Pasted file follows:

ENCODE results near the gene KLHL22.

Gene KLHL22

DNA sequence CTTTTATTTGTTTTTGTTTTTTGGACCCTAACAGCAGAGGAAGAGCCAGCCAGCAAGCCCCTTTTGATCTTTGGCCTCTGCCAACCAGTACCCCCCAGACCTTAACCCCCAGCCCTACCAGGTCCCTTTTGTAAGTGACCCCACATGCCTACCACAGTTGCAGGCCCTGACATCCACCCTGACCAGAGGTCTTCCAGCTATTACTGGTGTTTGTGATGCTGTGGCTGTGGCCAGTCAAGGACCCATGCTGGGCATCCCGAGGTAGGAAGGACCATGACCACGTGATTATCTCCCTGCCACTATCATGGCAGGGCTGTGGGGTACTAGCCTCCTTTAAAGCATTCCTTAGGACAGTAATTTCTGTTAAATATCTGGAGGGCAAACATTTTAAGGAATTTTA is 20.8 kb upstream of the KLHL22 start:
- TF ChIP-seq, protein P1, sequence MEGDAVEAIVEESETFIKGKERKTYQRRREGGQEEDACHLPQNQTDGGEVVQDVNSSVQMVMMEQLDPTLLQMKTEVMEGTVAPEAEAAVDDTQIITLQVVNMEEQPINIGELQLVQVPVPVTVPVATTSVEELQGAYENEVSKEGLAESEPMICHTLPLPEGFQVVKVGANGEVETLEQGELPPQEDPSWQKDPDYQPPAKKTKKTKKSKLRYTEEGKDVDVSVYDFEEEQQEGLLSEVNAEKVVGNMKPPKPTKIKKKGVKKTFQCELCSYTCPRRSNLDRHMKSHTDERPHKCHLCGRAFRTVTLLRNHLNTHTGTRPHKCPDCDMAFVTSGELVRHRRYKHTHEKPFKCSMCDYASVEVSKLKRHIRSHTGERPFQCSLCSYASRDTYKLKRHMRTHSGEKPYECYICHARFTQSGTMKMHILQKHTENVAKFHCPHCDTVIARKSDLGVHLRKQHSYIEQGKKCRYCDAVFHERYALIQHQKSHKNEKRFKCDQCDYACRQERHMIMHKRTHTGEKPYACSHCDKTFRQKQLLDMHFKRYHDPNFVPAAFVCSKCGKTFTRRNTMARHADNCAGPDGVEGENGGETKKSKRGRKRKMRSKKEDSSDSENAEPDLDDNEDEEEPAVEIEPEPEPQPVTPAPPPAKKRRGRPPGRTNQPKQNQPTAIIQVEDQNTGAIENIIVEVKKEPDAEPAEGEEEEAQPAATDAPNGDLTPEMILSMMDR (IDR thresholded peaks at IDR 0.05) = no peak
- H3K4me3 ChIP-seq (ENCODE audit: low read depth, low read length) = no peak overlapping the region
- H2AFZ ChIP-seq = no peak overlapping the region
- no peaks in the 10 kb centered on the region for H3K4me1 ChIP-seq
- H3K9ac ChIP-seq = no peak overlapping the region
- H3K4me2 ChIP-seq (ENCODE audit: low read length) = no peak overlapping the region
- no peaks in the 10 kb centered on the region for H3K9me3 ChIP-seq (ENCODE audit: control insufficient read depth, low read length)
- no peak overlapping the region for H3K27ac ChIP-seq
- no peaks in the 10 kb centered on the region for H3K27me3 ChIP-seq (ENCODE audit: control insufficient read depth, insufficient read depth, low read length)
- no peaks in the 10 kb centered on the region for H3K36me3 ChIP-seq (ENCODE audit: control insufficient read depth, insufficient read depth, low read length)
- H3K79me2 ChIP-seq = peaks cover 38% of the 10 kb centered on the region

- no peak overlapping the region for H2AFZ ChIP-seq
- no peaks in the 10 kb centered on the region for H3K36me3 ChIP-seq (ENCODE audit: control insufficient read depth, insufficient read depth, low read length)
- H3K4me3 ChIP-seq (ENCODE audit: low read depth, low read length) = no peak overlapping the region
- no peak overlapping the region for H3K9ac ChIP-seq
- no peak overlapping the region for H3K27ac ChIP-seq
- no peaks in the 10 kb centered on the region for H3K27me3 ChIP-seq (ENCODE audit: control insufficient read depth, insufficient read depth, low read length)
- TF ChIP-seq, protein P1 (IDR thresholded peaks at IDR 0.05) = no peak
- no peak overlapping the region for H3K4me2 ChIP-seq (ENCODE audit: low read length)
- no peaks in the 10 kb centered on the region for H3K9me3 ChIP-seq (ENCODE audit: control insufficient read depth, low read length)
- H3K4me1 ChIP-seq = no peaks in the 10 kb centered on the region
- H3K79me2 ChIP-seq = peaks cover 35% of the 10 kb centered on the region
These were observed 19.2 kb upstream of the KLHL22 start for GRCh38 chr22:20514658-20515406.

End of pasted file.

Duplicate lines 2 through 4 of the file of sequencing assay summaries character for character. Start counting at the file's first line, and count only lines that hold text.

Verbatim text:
Gene KLHL22

DNA sequence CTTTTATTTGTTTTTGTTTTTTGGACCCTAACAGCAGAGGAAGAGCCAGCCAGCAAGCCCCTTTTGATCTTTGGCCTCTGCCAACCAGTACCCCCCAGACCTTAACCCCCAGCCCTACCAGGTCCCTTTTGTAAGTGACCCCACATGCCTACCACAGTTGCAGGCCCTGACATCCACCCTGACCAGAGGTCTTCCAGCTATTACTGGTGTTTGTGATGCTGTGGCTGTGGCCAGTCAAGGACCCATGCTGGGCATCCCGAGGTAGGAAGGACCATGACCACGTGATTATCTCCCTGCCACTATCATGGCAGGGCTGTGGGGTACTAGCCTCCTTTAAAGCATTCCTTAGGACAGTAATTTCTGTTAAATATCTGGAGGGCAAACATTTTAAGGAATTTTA is 20.8 kb upstream of the KLHL22 start:
- TF ChIP-seq, protein P1, sequence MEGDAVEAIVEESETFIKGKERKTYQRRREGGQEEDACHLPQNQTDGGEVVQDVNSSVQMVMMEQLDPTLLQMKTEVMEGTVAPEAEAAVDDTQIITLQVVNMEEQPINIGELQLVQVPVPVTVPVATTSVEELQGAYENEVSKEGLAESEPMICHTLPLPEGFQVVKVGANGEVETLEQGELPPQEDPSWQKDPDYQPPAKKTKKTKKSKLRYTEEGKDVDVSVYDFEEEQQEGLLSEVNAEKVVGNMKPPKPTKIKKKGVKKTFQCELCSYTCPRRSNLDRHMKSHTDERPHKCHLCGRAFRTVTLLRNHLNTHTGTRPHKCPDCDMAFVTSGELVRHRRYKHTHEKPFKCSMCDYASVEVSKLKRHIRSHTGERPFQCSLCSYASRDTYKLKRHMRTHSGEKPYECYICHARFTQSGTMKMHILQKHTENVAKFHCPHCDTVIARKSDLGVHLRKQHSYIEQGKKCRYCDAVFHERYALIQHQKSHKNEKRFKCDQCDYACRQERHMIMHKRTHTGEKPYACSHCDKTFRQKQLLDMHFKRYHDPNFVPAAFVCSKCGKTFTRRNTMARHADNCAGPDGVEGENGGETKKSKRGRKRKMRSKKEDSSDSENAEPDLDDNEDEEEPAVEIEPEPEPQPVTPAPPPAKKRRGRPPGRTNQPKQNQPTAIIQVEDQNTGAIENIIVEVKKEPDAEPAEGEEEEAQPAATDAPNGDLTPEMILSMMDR (IDR thresholded peaks at IDR 0.05) = no peak